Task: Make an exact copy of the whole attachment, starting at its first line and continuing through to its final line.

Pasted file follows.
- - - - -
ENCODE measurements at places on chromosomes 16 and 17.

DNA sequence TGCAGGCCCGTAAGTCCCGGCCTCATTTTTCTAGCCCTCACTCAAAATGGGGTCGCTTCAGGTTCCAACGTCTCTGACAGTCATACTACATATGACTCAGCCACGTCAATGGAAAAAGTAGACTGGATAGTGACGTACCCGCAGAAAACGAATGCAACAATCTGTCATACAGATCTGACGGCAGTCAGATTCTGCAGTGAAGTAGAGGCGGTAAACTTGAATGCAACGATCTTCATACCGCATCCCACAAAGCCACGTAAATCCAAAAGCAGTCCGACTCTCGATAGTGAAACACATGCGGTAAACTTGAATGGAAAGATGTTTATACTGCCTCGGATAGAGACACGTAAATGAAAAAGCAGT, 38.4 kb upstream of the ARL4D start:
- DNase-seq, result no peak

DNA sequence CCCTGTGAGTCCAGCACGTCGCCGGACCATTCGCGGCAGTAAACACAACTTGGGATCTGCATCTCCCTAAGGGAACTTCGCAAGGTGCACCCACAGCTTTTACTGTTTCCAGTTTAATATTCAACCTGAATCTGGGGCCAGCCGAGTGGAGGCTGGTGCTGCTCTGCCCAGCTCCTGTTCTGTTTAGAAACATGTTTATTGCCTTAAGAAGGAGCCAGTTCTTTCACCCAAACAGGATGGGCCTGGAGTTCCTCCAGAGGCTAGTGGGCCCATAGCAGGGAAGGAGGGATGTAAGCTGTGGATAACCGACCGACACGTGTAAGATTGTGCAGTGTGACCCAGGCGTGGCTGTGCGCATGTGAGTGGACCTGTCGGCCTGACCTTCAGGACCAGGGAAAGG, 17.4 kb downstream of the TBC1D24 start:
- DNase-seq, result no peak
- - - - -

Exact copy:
ENCODE measurements at places on chromosomes 16 and 17.

DNA sequence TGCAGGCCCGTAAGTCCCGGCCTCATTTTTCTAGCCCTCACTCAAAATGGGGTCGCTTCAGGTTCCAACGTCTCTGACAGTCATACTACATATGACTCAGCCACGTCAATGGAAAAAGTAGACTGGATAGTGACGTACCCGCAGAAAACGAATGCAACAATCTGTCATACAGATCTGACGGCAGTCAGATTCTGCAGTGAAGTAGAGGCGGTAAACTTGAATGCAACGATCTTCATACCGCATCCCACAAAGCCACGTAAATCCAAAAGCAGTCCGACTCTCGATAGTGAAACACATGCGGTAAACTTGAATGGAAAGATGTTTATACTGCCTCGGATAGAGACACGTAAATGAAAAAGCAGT, 38.4 kb upstream of the ARL4D start:
- DNase-seq, result no peak

DNA sequence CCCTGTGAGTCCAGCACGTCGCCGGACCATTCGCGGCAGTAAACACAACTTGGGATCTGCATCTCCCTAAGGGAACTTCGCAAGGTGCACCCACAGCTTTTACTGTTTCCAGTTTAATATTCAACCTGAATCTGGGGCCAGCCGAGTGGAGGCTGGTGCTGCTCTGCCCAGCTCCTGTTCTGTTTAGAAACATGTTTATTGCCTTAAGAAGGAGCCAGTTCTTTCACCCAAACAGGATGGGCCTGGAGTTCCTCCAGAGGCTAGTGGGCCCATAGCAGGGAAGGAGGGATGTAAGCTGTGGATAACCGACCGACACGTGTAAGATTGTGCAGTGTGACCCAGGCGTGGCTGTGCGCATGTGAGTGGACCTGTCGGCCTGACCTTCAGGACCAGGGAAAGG, 17.4 kb downstream of the TBC1D24 start:
- DNase-seq, result no peak